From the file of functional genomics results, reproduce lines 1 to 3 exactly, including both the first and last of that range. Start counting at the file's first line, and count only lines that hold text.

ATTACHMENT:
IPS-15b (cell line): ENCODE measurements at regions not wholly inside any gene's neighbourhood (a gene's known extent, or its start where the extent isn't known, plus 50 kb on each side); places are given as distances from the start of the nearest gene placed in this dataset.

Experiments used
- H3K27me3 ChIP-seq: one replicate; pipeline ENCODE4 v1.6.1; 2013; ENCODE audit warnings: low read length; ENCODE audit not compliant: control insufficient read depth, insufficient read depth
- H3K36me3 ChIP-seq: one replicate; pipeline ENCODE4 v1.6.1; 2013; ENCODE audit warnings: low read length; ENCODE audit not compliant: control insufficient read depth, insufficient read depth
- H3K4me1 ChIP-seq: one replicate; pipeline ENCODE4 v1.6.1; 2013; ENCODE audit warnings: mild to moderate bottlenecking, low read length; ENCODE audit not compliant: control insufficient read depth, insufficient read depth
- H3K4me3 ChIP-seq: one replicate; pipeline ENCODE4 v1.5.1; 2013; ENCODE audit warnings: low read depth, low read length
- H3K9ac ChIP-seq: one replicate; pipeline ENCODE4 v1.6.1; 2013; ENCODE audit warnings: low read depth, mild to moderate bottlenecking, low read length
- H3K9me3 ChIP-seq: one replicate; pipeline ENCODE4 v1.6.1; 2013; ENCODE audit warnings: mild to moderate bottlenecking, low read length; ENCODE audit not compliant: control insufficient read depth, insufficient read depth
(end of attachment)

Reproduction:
IPS-15b (cell line): ENCODE measurements at regions not wholly inside any gene's neighbourhood (a gene's known extent, or its start where the extent isn't known, plus 50 kb on each side); places are given as distances from the start of the nearest gene placed in this dataset.

Experiments used
- H3K27me3 ChIP-seq: one replicate; pipeline ENCODE4 v1.6.1; 2013; ENCODE audit warnings: low read length; ENCODE audit not compliant: control insufficient read depth, insufficient read depth